Jessica’s Book Reviews
The summer warmth is quickly being replaced by cool autumn nights. For me that means more time in front of a warm fireplace with a good book! In recent years, I’ve found myself gravitating to more architecturally significant or influenced novels. I thought I would give a short review of a few that might peek your interest as well. So grab a warm blanket, a cup of coffee, and one of these great reads!
Loving Frank by Nancy Horan
This combination of fact and fiction tells the story of a young Frank Lloyd Wright in the decade before World War I. At the beginning of his architecture career, Frank met Mamah Borthwick Cheney while designing and building a “prairie house” for her and her husband Edwin Cheney in Oak Park, Illinois. The book follows Frank and Mamah as the pair set forth on a scandalous love affair that leads Mrs. Cheney to leave her husband and two small children- and Frank to leave his wife and six children- and flee together to Europe in the early 1900s. While chronicling their life together, the book traces Wright’s early professional career, endangered by his personal behavior, and his trek back to America where he designed Taliesin as a place of public escape in the hills of southwestern Wisconsin. It’s a wonderfully romantic but architecturally laced tale, and a must for any FLW fan!
Pillars of the Earth by Ken Follett
This historical novel tracks the building of a cathedral in the town of Kingsbridge, England in the middle of the 12th century. The story looks at the lives of both the villagers, builders, and the group of noble and religious leaders who held the fortunes at the time. Peppered with historical events, the book examines the changes in the social, economic, and architectural landscape at a time when Romanesque architecture was on its way out, and Gothic architecture was emerging. I caution that this lengthy book, 1174 pages in all, is a beast to get through, but well worth the time as it transports you to the Middle Ages and a time when the world was truly changing.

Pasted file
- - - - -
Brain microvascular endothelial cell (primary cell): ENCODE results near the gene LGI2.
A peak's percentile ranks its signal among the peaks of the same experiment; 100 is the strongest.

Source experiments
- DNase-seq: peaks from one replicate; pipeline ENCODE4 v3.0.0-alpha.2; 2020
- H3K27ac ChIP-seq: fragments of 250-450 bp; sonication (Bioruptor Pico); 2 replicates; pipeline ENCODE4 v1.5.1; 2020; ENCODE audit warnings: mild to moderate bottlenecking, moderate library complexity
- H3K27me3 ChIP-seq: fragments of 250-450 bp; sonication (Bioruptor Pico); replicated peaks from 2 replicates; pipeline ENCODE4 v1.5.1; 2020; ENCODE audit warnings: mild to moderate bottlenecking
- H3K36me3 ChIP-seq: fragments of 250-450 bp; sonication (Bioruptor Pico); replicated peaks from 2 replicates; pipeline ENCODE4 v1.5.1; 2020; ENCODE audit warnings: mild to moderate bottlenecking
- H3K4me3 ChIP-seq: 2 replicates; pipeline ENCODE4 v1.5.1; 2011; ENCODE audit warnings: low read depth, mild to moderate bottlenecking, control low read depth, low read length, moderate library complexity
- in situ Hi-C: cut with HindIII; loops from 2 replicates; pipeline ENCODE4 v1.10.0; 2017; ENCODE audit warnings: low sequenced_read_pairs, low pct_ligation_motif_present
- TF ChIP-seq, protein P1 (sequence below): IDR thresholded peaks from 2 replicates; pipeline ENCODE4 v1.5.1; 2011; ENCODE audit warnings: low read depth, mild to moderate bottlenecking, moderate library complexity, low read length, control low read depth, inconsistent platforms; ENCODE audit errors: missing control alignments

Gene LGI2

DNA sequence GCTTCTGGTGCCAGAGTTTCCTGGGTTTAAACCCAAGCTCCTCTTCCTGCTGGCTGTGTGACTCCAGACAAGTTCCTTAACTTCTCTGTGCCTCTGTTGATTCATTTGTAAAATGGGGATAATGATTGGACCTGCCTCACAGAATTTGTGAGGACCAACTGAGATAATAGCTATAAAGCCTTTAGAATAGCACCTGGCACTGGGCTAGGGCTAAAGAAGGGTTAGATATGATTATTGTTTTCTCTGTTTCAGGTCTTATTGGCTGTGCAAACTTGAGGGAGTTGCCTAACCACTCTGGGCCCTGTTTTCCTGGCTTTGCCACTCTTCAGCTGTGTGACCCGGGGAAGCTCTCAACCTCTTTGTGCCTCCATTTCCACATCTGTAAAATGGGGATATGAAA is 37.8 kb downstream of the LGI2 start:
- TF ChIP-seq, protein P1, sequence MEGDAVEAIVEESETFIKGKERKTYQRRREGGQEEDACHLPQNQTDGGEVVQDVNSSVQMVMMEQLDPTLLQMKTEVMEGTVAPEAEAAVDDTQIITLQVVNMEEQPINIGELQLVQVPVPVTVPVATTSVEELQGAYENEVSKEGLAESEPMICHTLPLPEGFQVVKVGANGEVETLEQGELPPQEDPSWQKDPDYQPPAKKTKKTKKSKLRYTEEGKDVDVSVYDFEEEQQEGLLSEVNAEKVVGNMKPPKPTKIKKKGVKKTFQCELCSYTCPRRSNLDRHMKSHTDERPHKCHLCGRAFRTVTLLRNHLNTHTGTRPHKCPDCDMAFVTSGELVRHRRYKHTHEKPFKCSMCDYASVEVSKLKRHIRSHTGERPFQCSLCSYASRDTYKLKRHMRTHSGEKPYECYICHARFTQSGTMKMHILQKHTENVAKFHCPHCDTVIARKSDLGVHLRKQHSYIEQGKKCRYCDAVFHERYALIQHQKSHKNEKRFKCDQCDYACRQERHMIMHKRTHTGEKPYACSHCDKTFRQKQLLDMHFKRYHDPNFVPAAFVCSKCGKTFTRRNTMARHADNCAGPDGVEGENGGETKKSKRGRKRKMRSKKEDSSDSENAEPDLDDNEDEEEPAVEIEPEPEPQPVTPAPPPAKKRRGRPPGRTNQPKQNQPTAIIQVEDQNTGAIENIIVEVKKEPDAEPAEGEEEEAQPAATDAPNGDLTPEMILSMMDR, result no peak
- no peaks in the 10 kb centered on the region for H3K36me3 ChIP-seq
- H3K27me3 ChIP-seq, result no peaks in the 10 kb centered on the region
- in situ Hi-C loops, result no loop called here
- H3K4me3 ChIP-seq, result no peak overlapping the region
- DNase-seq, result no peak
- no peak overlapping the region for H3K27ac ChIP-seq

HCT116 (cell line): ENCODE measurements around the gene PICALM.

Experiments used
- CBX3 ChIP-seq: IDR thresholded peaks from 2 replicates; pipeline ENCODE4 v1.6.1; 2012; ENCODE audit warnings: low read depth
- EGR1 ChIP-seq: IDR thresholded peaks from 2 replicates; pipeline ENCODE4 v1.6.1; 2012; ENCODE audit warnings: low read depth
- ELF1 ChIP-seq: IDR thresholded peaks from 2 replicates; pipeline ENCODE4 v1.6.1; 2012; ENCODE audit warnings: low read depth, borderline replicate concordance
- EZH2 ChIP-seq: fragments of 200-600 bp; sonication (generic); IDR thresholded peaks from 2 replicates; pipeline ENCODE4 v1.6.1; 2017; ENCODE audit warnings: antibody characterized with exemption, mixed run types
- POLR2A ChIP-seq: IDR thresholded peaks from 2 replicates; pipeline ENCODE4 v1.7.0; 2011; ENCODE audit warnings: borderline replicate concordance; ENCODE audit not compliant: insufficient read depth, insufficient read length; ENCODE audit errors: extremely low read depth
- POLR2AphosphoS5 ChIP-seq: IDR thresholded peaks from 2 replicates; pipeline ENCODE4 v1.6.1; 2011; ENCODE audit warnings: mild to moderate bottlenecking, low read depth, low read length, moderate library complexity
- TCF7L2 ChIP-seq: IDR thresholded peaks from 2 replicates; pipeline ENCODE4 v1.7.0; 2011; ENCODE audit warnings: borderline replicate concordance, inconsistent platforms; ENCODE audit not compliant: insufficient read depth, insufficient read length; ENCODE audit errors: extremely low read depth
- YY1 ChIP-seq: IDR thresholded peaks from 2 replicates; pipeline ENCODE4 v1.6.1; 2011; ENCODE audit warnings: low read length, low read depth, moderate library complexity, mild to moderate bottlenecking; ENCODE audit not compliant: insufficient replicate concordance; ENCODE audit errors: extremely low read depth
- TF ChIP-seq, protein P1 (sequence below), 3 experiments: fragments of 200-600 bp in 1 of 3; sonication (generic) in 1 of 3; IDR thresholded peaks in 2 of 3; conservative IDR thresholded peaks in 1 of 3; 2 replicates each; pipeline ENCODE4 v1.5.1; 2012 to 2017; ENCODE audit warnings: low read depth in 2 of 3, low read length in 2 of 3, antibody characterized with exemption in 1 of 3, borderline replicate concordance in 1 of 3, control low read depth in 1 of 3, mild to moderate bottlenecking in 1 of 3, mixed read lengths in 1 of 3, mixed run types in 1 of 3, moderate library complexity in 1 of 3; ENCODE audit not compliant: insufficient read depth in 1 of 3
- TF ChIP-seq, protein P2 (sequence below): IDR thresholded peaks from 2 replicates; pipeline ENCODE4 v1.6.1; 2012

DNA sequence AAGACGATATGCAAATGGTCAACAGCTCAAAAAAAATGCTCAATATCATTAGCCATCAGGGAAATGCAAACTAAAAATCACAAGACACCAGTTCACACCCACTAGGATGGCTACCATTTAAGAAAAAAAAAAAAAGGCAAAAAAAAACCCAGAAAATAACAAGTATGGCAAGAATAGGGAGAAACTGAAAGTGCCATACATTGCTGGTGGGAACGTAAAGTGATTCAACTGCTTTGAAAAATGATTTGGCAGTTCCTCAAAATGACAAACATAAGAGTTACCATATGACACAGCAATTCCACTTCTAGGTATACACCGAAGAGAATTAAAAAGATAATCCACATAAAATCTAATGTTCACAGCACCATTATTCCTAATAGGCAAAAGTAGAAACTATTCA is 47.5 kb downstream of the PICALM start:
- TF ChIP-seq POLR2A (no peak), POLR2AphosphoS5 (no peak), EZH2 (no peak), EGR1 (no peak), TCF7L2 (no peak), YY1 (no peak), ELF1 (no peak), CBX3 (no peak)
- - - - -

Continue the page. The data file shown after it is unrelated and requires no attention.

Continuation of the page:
The Devil in the White City: Murder, Magic, and Madness at the Fair that Changed America by Erik Larson
If the title itself didn’t catch your interest, I don’t know what else will. This novel is a great combination of historical fact and edge of your seat storytelling set before and during the 1893 Chicago World’s Fair. It tells the stories of two men: Daniel H. Burnham, the architect who received the commission to design and organize construction of the fair, and H.H. Holmes, a serial killer who pretends to be a doctor. The chapters alternate between the immense obstacles Burnham had to overcome, both personally and professionally, to get the Fair construction completed in time and the horrifying tale of the dark “Dr. Holmes” who used the festivities around him to lure his victims. By the end of the book you too will be immersed in the magic and madness that was 19th-century Chicago.
Brunelleschi’s Dome: How a Renaissance Genius Reinvented Architecture by Ross King
Ok, so I admit that I’m only about half way through this book, but I couldn’t be happier that I picked it up! If you have ever visited Florence, seen Santa Maria del Fiore, and love architectural history, this book is a must read. The story follows the building of the new cathedral in Florence from 1418 onward and paints a wonderful portrait of the complexities of a project of this magnitude. It also enlightens the reader into the life and times of Brunelleschi the artist, architect, and engineer. The sheer genius and, for lack of better term, guts of Brunelleschi and the tradesmen at the time are amazingly documented throughout the book. I’m excited to continue the journey through construction of this beautiful work of architectural art!